Namespaces are the tool Capistrano provides for recipe authors to differentiate their tasks from other tasks with the same name. When you write tasks for yourself, you can control their names and rename them easily, but if you are writing a library of tasks that will be distributed to other users, you need to be more careful. In that case, you could create a namespace and put your tasks in there, so that your library's users could define tasks with the same names, and not worry about conflicts.
Namespaces may be nested to arbitrary depths. In this case, a namespace's fully qualified name includes the name of all parent namespaces. For example:
namespace :deploy do namespace :web do task :enable, :roles => :web do # ... end end end
In this case, the outer namespace's fully qualified name is simply
:deploy, but the inner namespace,
:web, has a fully qualified name of
When you reference namespaces (and tasks) by name, you'll typically use the fully qualified name as a string. However, when you are executing a task within a namespace, the namespaces and tasks are treated as Ruby methods, so you delimit them with periods, not colons.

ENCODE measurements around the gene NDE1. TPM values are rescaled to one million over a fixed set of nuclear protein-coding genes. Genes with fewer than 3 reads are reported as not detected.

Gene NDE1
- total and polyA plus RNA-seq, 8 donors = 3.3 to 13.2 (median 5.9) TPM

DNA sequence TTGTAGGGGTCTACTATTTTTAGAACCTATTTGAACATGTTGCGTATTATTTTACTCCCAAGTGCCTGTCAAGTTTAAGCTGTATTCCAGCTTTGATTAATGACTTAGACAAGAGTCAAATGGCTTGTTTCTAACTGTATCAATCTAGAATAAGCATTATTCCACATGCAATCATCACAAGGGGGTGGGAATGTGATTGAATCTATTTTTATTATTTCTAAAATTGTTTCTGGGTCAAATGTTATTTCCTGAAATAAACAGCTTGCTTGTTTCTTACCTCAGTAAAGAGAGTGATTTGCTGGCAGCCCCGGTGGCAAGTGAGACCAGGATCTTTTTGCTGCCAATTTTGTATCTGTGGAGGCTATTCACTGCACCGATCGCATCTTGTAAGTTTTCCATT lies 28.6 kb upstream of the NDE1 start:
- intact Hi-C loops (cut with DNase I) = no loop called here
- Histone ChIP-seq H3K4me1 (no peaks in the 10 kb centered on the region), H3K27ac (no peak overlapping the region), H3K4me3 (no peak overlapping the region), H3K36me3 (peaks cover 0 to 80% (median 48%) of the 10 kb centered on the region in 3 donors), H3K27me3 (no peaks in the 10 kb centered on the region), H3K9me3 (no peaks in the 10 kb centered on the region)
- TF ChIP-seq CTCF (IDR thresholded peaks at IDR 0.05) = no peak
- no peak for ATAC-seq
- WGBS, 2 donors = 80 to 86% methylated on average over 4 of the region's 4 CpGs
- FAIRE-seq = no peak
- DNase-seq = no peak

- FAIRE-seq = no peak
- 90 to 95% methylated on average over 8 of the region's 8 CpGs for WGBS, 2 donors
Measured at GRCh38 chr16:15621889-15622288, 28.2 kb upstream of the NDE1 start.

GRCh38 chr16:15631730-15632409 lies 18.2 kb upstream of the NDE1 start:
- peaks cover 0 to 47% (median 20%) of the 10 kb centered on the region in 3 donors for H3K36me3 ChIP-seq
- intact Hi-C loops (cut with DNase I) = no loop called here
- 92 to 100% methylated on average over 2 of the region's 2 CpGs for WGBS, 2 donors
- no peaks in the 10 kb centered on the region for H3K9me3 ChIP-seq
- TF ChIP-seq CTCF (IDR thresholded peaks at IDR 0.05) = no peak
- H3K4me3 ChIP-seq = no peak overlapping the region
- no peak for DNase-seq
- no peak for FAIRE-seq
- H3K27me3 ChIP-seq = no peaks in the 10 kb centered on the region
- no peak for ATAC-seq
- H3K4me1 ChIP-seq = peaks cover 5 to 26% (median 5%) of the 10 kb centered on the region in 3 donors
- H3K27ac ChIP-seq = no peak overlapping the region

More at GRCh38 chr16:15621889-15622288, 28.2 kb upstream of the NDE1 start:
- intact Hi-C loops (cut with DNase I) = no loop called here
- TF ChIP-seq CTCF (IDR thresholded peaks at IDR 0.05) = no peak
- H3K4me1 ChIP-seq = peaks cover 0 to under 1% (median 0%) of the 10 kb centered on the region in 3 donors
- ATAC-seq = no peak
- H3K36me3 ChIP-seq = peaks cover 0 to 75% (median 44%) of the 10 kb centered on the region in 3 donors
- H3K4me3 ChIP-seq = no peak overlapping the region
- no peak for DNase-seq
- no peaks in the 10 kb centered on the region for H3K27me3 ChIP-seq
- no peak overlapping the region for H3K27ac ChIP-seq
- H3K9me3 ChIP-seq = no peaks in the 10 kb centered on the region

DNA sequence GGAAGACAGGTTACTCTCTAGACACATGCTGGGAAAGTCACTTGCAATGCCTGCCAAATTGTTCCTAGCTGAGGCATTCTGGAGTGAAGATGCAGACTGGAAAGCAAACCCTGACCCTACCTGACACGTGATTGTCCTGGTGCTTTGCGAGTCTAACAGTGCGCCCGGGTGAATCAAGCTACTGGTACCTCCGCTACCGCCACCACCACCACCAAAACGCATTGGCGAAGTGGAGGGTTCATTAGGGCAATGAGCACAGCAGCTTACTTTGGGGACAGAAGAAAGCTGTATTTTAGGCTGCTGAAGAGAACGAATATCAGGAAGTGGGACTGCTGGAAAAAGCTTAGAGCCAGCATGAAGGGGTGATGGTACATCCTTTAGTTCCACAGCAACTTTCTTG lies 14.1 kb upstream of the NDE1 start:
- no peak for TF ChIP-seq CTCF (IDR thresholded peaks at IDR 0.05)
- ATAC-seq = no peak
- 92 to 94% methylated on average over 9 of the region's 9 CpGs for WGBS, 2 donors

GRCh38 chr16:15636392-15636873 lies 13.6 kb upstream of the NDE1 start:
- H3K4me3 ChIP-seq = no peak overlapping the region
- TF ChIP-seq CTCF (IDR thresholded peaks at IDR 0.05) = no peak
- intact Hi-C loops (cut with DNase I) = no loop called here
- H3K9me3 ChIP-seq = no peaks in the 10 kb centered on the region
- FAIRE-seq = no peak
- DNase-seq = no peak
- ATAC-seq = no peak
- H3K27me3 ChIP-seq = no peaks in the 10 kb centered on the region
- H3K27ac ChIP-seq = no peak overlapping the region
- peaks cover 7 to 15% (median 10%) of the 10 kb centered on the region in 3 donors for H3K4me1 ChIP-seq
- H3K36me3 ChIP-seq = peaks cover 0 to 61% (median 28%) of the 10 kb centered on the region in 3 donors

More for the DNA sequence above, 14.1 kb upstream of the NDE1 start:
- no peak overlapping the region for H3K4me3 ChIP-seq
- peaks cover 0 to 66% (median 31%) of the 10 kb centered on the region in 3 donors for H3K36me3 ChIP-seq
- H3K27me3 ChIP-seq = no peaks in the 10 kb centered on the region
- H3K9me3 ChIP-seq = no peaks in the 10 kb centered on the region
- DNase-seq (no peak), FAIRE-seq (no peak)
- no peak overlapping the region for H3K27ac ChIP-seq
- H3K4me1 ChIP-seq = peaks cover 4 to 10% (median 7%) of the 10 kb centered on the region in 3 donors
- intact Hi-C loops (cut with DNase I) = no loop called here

Continuing the above example:
# extend the enable task with another task, using the after method after "deploy:web:enable", "enable_email" # invoke deploy:web:enable directly from within another task task :enable_everything do deploy.web.enable end
This should be a symbol, identifying the namespace. It must be unique, not shadowing any existing tasks or methods. On the other hand, you can reopen an existing namespace, simply by using the namespace method with an existing namespace name:
# create the namespace and add a task... namespace :demo do task :first do # ... end end # then, later, reopen the namespace and add another task... namespace :demo do task :second do # ... end end
The :demo namespace, in the above example, would contain both the
A block must be given; it defines the contents of the namespace. Within the body of the namespace, you'll declare other namespaces (namespace) or tasks (task).